"I was holding the marble in my hand that would start it when I heard mousetrap go off," Nymeyer said. "I was crushed. I thought that was it. That was not the way I planned on ending the contest during my senior year."

After hearing what happened, judges elected to allow the team one more run.

All 11 members of the winning team are students in Purdue's School of Technology. Besides Nymeyer, who is from Bristol, Ind., team members are co-captain Curt McDowell, a senior from Goshen, Ind.; Brian Enlow, a senior from Fishers, Ind.; Kyle Rasler, a junior from Elkhart, Ind., Brian Decker, a junior from Elkhart, Ind.; Bryan Wilson, a senior from New Harmony, Ind.; Mike Kalmuk, a junior from Crystal Lake, Ill.; David Sproull, a senior from Springville, Ind.; Russel Stroup, a senior from Bristol, Ind.; Steve Thomas, a senior from Wadsworth, Ohio; and Kreig Kaiser, a junior from Elwood, Ind.

Seven teams from Purdue and one from Indiana University-South Bend competed in the annual competition, put on by Theta Tau Fraternity, that pays homage to the late cartoonist Rube Goldberg, who specialized in drawing whimsical machines with complex mechanisms to perform simple tasks.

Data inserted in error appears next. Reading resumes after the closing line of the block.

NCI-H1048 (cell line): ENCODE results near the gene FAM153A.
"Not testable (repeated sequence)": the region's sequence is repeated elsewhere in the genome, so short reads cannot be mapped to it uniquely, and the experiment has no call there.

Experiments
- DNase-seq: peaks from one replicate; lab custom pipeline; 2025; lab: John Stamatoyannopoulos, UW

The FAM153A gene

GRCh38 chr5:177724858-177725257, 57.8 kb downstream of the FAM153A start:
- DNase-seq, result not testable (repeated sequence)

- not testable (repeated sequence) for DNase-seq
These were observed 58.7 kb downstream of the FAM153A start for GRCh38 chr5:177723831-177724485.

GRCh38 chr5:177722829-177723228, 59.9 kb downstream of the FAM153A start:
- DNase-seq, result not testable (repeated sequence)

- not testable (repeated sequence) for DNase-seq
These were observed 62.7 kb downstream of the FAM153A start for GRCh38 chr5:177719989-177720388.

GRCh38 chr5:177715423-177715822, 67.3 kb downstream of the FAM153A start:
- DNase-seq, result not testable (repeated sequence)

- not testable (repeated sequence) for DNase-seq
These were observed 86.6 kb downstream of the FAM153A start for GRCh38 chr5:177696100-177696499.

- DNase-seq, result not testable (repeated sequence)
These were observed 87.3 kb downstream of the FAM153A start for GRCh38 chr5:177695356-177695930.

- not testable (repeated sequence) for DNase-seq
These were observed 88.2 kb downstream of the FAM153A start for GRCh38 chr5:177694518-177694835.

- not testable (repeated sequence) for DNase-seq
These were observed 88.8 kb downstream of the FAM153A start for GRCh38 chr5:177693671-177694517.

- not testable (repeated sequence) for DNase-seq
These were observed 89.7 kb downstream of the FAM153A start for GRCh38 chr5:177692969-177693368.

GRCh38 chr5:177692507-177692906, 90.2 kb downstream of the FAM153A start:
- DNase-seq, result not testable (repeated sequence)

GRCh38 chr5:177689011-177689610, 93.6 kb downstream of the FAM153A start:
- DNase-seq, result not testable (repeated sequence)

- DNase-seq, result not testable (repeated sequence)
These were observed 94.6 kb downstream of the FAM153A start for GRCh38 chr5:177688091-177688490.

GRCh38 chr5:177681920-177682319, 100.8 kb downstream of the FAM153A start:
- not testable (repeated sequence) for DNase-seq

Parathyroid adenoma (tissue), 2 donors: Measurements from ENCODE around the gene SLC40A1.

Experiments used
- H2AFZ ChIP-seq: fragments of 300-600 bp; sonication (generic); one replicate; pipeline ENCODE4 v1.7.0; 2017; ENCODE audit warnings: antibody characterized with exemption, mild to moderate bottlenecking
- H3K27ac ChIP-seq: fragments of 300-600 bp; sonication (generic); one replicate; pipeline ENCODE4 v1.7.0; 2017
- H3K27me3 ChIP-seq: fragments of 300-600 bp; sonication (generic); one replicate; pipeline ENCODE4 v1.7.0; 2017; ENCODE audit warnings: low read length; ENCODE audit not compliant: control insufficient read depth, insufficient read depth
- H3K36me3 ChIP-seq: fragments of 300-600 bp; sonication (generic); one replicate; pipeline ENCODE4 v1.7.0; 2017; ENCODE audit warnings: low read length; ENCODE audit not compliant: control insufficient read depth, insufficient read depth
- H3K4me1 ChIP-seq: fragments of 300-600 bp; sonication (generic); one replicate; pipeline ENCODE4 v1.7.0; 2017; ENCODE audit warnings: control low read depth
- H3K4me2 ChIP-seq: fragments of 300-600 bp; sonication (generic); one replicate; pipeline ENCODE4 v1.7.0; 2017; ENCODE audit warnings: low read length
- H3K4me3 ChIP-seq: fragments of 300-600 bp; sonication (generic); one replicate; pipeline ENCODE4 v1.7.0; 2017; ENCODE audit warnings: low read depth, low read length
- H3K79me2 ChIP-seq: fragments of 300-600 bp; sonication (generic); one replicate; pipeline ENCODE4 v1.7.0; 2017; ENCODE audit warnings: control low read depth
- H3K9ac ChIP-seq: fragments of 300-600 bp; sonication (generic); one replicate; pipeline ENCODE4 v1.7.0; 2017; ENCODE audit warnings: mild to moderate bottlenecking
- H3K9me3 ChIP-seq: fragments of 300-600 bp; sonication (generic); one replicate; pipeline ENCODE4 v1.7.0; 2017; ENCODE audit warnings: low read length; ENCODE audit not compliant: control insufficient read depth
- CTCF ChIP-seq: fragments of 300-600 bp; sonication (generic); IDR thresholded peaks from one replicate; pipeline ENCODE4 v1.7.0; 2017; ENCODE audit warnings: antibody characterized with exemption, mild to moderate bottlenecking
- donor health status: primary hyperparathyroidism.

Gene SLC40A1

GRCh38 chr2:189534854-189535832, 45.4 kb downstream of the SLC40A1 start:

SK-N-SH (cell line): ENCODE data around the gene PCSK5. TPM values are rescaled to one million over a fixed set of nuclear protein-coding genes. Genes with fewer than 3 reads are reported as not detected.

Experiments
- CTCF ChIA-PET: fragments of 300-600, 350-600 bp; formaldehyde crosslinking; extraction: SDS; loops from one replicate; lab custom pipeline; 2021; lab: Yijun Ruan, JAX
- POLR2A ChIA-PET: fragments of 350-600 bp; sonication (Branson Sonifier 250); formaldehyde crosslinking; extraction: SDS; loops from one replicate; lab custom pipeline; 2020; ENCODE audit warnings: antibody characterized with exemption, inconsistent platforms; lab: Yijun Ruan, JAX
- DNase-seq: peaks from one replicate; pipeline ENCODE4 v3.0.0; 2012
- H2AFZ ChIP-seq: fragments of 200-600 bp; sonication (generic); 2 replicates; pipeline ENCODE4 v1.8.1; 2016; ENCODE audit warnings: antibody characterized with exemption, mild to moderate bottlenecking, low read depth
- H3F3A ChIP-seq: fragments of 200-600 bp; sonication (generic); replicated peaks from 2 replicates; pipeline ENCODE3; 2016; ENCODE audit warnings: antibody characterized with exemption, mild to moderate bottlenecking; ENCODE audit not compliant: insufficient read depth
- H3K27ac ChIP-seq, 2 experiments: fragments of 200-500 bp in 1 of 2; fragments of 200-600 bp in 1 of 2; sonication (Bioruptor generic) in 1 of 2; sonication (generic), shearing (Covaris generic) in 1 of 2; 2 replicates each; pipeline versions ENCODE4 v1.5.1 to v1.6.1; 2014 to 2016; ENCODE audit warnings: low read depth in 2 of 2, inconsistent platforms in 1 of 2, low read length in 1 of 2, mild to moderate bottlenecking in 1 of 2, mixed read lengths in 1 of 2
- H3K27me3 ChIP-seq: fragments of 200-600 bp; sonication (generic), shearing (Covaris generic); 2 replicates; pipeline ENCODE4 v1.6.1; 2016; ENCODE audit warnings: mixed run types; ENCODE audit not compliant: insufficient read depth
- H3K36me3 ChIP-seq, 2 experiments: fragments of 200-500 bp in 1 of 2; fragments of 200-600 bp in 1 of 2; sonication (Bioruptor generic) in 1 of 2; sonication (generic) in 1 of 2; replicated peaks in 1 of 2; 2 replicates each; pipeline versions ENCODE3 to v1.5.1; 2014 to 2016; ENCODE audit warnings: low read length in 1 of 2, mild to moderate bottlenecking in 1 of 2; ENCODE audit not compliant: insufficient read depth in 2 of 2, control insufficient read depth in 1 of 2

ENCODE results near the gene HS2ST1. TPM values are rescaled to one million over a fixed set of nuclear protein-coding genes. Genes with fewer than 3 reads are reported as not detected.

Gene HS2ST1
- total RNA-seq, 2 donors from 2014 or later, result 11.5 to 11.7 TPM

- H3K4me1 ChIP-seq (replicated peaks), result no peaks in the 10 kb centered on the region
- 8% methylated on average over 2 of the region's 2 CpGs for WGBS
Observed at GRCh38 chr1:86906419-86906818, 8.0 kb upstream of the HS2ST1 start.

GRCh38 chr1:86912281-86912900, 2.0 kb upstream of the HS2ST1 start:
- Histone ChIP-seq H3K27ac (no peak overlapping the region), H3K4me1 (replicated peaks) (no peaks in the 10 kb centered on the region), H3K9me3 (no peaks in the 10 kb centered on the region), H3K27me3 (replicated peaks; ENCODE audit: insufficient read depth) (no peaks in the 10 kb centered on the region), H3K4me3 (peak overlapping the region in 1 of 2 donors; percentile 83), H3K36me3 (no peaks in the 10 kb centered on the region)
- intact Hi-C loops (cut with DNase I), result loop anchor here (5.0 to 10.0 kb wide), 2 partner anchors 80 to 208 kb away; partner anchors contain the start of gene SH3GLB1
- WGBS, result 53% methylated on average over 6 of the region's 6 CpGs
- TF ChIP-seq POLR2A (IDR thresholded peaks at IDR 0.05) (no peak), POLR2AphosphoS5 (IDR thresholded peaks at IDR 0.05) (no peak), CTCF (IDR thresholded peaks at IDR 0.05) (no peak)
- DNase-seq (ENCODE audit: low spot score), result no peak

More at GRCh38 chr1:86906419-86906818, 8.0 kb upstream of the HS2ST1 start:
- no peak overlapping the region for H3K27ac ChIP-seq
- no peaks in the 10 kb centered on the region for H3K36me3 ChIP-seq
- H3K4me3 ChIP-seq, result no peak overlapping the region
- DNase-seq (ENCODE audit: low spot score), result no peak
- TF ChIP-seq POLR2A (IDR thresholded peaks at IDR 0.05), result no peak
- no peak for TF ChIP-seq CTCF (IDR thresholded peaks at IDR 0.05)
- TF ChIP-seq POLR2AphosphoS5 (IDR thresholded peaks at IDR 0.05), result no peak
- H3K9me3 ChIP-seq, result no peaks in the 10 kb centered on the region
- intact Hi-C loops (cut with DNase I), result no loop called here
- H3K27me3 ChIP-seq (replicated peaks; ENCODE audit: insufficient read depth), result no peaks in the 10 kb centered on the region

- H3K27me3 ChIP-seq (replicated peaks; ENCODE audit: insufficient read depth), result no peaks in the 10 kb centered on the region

Greg Wilson, contest chair and a sophomore in the School of Aeronautics and Astronautics, said he was impressed by the creativity shown in this year's entries.

"Each group approached the problem in completely different ways," Wilson said. "Creativity was very important to the cartoonist Rube Goldberg and his zany machines. This contest is a lot of fun, but it also demonstrates the important point that there is more than one way of approaching any problem."

The winning team won a $250 cash prize and the championship trophy. A team sponsored by the Society of Professional Engineers captured the second-place trophy and a $150 cash prize, as well as being selected by the audience for the People's Choice Award. The third-place trophy and $50 in prize money went to Triangle Fraternity.

Saturday's contest was sponsored by General Electric, BAE Systems, Purdue's Schools of Engineering and School of Technology, and Purdue's Office of Advancement.

Jerry Dale, a judge who represented General Electric at the contest, said that although the competition is meant as a fun exercise with sometimes goofy results, the process the teams go through helps prepare them for careers.